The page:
The 'beetus is hard - G6 Issues

This is hopefully just a post about today. Although my Dexcom G6/OmniPod 5 situation has generally been good to me for the past year, today the Dexcom behaved like something out of an Exorcist movie, and told me repeatedly “don’t replace sensor” while also giving me high and low readings that looked like a scatterplot graph. Since 4 a.m., I think I’ve eaten about 48 glucose tabs, performed hourly fingersticks, and feel like I’m waving a gun around in the dark telling the OmniPod what to do or not do. Today made me wish I had a syringe and a peestick or something.

But tomorrow is another day.

PS, if you look close on this graph, you can see a t-rex chasing a unicorn. Which seems appropriate.


Yikes! Was this a new sensor? G6 sensors can give false lows three first 24 hours or so until they finish warming up. That rarely happens for me but Ironically I did have that problem with a sensor I started on New Years afternoon. I put my pod into manual mode to keep it from auto-adjusting based on bad readings, but when I was still having problems on Wednesdsy morning (a little more than 24 hours) I called for a replacement.
If your sensor is acting possessed go with your fingerstick readings and keep in mind you’ll need to allow some time for the numbers to show a response. I would suggest calling Dexcom even if the system repeatedly says not to replace the sensor: at least you can report the issue and be on record if they tell you to keep it in for a while.
I do keep a supply of pens - both basal and for boluses - just in case - as well as ketone test strips.

Hey @JWS_Boulder yes. Sugar happens. Tech fails and misbehaves, and some days are hard Welcome to T1N. We’ve all been there. .

@JWS_Boulder I’ve had at least two G6 sensors result in a similar graph over the last couple of years. Neither did it consistently for 10-day period, just a couple of days that I was willing to put up with it, finally resulting in early replacement and a request for Dexcom to replace the sensor (which they agreed and replaced them).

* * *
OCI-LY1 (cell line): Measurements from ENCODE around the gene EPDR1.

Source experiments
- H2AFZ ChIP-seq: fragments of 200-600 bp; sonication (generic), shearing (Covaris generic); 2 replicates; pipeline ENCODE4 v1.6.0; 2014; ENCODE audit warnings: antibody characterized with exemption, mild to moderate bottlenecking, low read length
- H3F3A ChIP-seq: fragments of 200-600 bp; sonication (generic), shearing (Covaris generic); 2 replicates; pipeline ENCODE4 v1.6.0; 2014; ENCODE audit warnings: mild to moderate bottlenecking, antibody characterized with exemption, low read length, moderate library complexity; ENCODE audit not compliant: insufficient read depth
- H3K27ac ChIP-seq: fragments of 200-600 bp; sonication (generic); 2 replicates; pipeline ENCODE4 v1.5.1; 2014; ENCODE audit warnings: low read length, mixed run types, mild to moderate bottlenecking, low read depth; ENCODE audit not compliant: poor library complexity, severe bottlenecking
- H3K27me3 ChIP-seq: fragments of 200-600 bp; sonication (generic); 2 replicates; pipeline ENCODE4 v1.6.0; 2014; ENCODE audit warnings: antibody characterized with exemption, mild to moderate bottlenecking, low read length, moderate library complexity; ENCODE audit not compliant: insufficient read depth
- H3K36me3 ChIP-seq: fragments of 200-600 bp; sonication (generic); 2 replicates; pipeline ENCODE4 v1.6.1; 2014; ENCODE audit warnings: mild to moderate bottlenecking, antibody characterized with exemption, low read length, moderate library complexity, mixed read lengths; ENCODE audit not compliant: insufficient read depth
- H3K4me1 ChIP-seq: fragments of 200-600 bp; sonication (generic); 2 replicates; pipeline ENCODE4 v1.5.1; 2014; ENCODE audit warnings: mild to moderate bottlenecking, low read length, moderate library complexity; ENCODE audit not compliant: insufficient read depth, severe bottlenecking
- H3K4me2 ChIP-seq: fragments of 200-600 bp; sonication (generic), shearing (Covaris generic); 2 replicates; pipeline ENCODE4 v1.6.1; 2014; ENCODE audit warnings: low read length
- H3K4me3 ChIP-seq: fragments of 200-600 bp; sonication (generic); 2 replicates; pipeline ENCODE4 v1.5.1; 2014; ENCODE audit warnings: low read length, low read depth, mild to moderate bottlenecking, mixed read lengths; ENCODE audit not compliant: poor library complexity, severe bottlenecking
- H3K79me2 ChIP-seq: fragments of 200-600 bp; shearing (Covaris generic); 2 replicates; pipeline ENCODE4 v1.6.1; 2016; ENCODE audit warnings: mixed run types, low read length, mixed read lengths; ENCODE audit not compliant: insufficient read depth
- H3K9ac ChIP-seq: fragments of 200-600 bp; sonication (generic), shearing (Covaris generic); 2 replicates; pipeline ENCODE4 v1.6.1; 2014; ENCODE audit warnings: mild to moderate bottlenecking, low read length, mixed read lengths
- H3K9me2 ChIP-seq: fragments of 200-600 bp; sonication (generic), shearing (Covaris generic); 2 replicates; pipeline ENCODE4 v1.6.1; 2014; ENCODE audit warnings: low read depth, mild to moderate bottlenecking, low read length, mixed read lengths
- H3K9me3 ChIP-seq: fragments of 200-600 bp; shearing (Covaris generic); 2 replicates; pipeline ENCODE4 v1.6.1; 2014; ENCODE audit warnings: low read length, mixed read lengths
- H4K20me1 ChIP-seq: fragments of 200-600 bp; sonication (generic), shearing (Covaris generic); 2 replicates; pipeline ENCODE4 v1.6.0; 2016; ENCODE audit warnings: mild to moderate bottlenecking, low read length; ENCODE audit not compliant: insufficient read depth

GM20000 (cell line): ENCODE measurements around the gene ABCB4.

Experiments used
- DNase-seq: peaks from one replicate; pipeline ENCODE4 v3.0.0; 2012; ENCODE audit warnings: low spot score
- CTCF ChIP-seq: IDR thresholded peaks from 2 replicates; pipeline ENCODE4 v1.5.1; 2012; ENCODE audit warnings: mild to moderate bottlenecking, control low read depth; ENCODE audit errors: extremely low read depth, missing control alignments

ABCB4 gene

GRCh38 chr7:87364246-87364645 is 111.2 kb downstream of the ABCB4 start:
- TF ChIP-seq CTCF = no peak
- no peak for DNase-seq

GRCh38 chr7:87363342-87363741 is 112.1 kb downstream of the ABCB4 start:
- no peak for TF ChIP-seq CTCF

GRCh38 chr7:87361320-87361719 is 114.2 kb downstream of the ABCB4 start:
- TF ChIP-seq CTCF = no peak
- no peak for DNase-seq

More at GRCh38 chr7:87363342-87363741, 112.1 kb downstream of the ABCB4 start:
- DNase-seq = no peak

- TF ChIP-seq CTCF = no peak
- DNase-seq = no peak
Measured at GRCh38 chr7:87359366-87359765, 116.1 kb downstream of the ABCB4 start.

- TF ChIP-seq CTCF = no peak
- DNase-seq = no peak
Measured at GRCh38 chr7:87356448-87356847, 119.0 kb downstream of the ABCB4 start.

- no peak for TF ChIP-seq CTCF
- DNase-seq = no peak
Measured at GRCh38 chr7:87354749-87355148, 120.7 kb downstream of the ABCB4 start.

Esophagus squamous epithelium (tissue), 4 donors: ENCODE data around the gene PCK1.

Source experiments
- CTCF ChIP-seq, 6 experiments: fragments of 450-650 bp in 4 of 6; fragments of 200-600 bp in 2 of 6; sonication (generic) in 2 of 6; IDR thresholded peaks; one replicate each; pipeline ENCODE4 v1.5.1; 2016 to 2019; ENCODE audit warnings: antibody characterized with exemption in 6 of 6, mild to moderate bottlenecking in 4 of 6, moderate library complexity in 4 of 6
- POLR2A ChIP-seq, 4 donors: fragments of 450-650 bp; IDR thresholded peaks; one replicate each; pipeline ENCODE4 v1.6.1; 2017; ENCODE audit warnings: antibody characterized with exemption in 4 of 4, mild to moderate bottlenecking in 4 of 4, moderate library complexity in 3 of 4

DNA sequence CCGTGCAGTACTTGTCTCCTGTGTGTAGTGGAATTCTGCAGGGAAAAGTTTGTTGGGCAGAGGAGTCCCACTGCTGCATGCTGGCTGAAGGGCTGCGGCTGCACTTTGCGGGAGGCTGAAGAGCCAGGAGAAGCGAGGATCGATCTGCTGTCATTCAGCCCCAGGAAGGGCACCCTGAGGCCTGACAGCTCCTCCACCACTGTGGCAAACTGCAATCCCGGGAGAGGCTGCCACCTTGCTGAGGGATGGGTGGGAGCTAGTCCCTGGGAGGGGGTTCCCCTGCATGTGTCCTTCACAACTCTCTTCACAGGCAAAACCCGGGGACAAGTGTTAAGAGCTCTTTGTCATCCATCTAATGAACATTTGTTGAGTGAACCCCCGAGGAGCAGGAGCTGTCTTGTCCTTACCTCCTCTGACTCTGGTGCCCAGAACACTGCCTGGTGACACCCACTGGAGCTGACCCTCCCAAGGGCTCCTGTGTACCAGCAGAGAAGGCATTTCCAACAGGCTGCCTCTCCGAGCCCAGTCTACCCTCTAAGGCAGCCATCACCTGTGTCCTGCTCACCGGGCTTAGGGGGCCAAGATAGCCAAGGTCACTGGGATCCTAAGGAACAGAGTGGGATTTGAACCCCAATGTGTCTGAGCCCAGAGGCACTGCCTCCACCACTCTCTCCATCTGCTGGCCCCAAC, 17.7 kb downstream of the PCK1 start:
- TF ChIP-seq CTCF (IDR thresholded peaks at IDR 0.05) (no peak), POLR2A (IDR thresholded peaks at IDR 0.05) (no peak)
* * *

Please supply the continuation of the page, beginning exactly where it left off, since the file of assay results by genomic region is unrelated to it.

@JWS_Boulder Welcome Justin to this Community Forum.

Certainly tech fails, and there are, unfortunately, many reasons that even a G6 may provide false or erratic values - occasionally a manufacturing defect but more often user placement or user activity.

I don’t have enough data, the graph you posted only shows CGM readings and leaves off the “48 Tabs”, hourly BGM readings, sensor placement, your activity. Your narrative indicates that you may have inadvertently “aided and assisted” some of the extreme highs by over-treating false lows - very often the G6 false lows are caused by compression on the insertion site and do not need carbohydrates to automatically correct and resume correct values.

A basic rule, included in all Dexcom guides, is to always observe sensor “trends” by looking at 3-5 previous values before taking action and to also assess how you are feeling before treating by either taking insulin or eating carbs, A finger-stick BG, using clean finger, can be a good secondary source to guide actions. BTW, during the past 7 decades living with diabetes I have many times “over-treated” and ended up on a roller coaster ride just as you appeared to experience last nigh.

Oof. Those days are tough. When my sensor graph looks like that I switch my pump to manual and rely on finger sticks. If it persists for more than 6 hours I put on a new sensor and get a replacement from dexcom. If it doesn’t quickly figure out its purpose in life, my sensor usually dies a very slow torturous death.

Welcome to the forum btw!